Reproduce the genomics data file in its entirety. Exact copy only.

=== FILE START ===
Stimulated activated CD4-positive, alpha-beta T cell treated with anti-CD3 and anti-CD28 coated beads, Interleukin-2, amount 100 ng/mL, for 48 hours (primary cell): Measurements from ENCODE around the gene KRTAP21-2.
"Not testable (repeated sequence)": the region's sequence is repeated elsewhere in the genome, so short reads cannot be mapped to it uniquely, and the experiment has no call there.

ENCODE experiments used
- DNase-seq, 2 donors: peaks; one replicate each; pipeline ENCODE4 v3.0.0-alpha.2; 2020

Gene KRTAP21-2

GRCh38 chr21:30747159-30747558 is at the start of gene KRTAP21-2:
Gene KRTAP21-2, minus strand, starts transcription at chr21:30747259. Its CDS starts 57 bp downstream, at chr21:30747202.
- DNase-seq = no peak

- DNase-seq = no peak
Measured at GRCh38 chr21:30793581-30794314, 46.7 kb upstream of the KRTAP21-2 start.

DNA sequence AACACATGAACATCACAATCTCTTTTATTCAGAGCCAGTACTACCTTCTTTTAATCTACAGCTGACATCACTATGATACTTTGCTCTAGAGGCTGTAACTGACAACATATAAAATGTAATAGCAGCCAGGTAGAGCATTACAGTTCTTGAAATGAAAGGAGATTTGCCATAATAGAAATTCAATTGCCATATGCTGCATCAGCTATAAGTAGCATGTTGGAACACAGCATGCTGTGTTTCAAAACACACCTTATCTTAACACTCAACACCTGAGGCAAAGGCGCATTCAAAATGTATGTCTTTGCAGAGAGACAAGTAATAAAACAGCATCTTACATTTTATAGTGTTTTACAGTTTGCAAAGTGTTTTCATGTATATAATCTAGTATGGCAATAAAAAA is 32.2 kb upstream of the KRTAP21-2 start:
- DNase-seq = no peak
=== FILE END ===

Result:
Stimulated activated CD4-positive, alpha-beta T cell treated with anti-CD3 and anti-CD28 coated beads, Interleukin-2, amount 100 ng/mL, for 48 hours (primary cell): Measurements from ENCODE around the gene KRTAP21-2.
"Not testable (repeated sequence)": the region's sequence is repeated elsewhere in the genome, so short reads cannot be mapped to it uniquely, and the experiment has no call there.

ENCODE experiments used
- DNase-seq, 2 donors: peaks; one replicate each; pipeline ENCODE4 v3.0.0-alpha.2; 2020

Gene KRTAP21-2

GRCh38 chr21:30747159-30747558 is at the start of gene KRTAP21-2:
Gene KRTAP21-2, minus strand, starts transcription at chr21:30747259. Its CDS starts 57 bp downstream, at chr21:30747202.
- DNase-seq = no peak

- DNase-seq = no peak
Measured at GRCh38 chr21:30793581-30794314, 46.7 kb upstream of the KRTAP21-2 start.

DNA sequence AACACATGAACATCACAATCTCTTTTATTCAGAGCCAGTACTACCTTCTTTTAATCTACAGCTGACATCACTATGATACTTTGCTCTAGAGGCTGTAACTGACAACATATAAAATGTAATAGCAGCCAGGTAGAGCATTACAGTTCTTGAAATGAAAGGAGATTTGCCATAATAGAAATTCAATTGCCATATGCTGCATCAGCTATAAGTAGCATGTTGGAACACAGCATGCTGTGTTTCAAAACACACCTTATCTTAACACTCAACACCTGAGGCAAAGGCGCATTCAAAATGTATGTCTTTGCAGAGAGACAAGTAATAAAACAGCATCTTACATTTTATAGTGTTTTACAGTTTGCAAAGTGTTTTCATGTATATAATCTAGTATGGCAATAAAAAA is 32.2 kb upstream of the KRTAP21-2 start:
- DNase-seq = no peak